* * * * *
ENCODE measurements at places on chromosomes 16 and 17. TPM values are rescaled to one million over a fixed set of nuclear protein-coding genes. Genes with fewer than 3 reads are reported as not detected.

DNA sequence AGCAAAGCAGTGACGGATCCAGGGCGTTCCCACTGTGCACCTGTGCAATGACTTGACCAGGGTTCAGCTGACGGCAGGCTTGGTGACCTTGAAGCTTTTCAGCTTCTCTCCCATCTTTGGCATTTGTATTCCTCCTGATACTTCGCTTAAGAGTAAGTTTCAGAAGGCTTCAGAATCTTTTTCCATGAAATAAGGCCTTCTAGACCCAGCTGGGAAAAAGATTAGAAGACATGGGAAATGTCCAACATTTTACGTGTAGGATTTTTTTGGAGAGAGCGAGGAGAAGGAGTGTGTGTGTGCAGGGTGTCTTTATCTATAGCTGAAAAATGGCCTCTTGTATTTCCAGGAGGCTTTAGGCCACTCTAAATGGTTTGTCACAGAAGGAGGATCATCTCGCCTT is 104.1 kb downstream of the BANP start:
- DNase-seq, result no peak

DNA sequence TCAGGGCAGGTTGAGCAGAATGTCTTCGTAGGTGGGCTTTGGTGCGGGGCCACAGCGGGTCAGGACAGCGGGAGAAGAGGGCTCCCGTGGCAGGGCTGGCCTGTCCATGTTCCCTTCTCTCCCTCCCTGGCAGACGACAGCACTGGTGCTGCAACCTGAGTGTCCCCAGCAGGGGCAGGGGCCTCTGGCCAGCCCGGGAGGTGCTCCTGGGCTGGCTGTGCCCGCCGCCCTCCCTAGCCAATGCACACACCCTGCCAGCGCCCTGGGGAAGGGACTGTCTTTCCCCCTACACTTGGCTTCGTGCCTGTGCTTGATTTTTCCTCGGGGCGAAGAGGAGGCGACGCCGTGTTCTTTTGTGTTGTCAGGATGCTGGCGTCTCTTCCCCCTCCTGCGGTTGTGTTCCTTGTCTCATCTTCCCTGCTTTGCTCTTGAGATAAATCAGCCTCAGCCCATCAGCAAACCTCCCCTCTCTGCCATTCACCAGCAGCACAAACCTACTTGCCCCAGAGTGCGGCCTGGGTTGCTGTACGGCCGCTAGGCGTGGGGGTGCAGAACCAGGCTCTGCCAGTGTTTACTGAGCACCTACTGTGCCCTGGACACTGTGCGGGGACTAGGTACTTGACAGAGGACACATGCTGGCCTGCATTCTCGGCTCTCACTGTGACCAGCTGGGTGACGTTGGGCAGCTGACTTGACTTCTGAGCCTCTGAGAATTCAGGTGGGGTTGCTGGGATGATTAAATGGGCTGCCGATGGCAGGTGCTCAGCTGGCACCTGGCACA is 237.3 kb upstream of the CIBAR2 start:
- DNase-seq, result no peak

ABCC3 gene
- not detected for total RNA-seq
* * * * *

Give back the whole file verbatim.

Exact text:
ENCODE measurements at places on chromosomes 16 and 17. TPM values are rescaled to one million over a fixed set of nuclear protein-coding genes. Genes with fewer than 3 reads are reported as not detected.

DNA sequence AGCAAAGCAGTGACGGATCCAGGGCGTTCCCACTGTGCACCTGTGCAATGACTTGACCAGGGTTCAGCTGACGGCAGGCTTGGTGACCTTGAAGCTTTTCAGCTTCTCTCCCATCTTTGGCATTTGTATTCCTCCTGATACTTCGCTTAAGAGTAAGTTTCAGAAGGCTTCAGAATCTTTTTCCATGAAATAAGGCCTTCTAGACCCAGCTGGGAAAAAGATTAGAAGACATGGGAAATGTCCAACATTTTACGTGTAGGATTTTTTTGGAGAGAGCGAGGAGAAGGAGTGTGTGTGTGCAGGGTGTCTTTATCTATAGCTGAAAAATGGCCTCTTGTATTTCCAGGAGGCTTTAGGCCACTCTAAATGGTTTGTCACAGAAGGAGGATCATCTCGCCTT is 104.1 kb downstream of the BANP start:
- DNase-seq, result no peak

DNA sequence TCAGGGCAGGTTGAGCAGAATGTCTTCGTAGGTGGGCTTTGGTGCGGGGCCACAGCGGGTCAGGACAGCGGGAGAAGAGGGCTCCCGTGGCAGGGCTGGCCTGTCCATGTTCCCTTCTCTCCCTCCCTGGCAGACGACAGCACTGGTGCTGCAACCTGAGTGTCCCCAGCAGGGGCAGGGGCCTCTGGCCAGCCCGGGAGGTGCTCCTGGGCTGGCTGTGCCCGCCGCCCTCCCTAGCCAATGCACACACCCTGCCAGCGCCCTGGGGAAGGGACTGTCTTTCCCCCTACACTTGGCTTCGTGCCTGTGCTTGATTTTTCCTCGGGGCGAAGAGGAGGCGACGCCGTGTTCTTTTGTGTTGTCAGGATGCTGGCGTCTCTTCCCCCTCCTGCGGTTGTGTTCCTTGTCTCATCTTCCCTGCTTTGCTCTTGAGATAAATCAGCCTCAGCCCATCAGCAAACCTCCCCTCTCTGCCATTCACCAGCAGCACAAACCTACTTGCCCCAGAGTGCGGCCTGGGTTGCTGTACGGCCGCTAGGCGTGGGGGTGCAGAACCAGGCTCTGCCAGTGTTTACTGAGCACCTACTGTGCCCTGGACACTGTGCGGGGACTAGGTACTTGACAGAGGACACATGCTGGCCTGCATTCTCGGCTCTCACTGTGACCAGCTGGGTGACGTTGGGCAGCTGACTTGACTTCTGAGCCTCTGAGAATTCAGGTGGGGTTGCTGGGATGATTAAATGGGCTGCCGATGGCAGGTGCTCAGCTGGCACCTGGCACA is 237.3 kb upstream of the CIBAR2 start:
- DNase-seq, result no peak

ABCC3 gene
- not detected for total RNA-seq